Neal St. Anthony
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A decade ago, the dirtiest mile of the 22-mile-long Minnehaha Creek was little more than a stagnant drainage ditch that ran through the “backyard” of Methodist Hospital in St. Louis Park and other commercial properties.

Duane Spiegle is the vice president of real estate for Park Nicollet Health Services, of which Methodist is the flagship with its 28-acre campus. He reached out to the Minnehaha Creek Watershed District about permits for a hospital expansion. It inspired a discussion about restoring the creek to its original meander and depth, cleaning out invasive species and capturing stormwater into what had become a several-acre stink pot.

Today, the backyard of Methodist is a several-acre showcase of clean water, wetland filtration, flourishing native plants, fish, bees and other habitat that Methodist said plays a great role in the health of patients, staff and the public. They enjoy it out a window or along a boardwalk Methodist built that connects to area walkways.

“What we considered a nuisance is now a great asset,” Spiegle said last week. “Having a healthy stream and wetland incorporated into our Methodist campus differentiates us. This place of healing now promotes well-being inside and outside.”

Methodist, part of $1.6 billion-revenue Park Nicollet Health Services, starting in 2009, has spent less than $2 million on what has become an $8.4 million project among public-and-private partners that border the once-rancid, mile-long stretch of creek through St. Louis Park and Hopkins. The partners also reduced flood risk and heightened awareness about the benefits of working with nature.

Jim Holm, a retired engineering manager at Methodist, chuckled that he had to “fight for the capital” at first for the wetlands project and later to increase native-planting landscapes and so-called “smart irrigation” that dramatically cut water consumption and for ways of reducing salt without compromising vehicular safety, as well as shrinking the size of a once-vast lawn.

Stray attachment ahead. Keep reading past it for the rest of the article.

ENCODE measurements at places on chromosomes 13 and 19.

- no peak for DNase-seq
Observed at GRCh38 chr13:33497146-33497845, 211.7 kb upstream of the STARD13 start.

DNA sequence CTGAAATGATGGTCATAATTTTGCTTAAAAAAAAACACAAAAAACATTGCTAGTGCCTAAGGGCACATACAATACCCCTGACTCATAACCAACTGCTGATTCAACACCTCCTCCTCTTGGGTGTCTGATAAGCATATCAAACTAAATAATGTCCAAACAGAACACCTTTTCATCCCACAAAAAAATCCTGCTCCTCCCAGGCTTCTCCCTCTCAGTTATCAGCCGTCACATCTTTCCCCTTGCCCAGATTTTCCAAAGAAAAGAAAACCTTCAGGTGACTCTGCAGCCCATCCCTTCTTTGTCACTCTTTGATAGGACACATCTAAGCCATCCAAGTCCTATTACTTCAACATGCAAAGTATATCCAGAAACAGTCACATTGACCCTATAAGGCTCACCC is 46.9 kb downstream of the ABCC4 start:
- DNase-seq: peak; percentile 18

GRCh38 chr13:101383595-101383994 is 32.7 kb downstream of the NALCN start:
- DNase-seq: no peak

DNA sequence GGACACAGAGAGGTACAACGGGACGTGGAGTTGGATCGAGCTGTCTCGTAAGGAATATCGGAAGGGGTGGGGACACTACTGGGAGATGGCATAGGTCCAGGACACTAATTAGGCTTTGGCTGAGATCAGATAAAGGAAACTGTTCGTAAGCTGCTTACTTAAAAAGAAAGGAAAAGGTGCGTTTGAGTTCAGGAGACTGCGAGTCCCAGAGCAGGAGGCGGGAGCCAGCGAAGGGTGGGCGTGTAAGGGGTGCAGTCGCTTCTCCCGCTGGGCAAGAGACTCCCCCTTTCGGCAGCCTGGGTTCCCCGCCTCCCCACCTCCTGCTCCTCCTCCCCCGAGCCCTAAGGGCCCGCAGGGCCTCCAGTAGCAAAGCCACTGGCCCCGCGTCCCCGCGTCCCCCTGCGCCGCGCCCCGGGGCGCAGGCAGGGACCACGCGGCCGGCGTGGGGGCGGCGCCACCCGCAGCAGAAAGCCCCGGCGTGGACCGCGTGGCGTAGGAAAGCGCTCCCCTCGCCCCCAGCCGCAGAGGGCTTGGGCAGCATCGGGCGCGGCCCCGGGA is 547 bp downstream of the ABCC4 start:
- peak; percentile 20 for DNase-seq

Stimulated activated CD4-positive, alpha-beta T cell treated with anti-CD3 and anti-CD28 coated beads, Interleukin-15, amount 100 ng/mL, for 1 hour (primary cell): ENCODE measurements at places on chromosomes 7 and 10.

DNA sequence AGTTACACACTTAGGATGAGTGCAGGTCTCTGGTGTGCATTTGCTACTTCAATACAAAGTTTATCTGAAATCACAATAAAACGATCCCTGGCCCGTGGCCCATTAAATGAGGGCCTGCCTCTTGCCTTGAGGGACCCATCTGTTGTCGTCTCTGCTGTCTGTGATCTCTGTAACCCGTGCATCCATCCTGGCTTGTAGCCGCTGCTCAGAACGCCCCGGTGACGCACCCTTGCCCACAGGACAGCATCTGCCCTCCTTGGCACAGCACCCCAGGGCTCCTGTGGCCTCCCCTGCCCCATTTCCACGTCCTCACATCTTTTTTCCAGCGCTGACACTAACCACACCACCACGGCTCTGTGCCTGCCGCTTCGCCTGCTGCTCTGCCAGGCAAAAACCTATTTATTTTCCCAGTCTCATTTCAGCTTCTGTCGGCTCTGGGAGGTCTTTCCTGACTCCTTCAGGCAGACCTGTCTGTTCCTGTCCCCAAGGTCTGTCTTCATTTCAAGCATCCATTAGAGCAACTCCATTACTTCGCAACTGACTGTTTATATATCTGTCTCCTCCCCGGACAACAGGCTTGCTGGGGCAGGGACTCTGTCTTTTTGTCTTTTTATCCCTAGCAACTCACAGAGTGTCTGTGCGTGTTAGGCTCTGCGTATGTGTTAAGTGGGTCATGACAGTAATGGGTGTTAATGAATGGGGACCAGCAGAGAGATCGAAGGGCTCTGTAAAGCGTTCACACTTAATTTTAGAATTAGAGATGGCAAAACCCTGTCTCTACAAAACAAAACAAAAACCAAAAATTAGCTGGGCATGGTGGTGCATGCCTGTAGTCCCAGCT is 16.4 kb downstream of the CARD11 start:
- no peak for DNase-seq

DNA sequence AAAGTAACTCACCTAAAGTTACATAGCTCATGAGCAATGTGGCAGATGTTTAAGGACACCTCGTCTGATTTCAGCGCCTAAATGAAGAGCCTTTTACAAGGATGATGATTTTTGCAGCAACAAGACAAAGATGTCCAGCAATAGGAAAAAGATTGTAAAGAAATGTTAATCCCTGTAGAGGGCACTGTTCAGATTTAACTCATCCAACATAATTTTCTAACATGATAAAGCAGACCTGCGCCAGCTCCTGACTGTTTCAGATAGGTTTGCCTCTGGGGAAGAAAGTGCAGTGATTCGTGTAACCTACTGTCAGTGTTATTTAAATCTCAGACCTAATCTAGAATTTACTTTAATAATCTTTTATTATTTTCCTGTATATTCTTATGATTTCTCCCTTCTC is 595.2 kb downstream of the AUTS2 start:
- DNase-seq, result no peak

Methodist’s long boardwalk through its nature preserve has become a much-praised environmental-and-health showcase.

The “green” movement in commercial space, firmly entrenched indoors with building managers who readily invest in energy-efficient HVAC systems, thermal glass and more to save fuel and money, is slowly spreading to the outdoor environment.

Generally, it’s cheaper to cut the grass and fertilize than to make long-term, conservation investments. These investments cost more up front but become worthwhile as water, grass-and-snow maintenance and other costs decline.

“Methodist is a leader because it has invested in the intangibles ... its environment, which benefits health and healing, and not just what delivers the fastest return on investment,” said Paulita LaPlante, an owner of 38-year-old Prescription Landscape of St. Paul, which works with Methodist, and is considered a local leader in the movement. “We try to get all our clients to invest increasingly [at least] in perennial gardens and trees. Whatever we can do to reduce mowing is in our long-term interest and the client’s.”

Last week, at a regional conference in St. Paul of the U.S. Green Building Council, there was increased focus on outside-the-building environment. Teams from Prescription Landscape and Wellington Management addressed “eco-friendly,” campuses, including walking paths, “climate-cognizant” landscaping and water management and conservation.

These also are top trends in the $100 billion landscaping business, according to the National Association of Landscaping survey of industry members in 2018. The biggest player, Pennsylvania-based Brightview, which has extensive operations in water-short California and the Southwest, has pushed industry trends with drought-tolerant and low-maintenance landscapes, efficient irrigation and water recycling.

Water-sewer rates in the Twin Cities are lower, $3-to-$4 per thousand gallons, LaPlante noted. However, up to 60% of water use in warm-weather months is watering. And there is a growing group of customers saving dollars through the use of smart-watering systems.

Steve Wellington is the founder of Wellington Management, which owns the Greenway Office Building, built 20-years ago on once-polluted land on several acres near Hiawatha Avenue and E. Lake Street. The building has won a slew of awards for integrating everything from solar energy, an insulating roof garden, geothermal heating and cooling, and using rain water to irrigate its expansive perennial gardens.

“The building is full and the rents are high enough,” said Wellington. “The energy costs are lower because of all the technology.

“However, property managers are quite bottom-line oriented, including us. And I still don’t see that many lawns ripped out for prairie grass,” he added. “Mowing is still cheaper. You still have to find vagrant weeds, but once [a prairie lawn] is established it works well.”

Wellington is happy to get greener, and can explain long-term financial and environmental benefits to owners so inclined.

And he and other building owners are pushed by tenant environmental committees, rising garbage fees, water rules and other pressures to implement everything from organics recycling to community gardens to capturing stormwater for rain gardens.

Wellington publishes a quarterly sustainability report that indicates slow-but-steady environmental trends.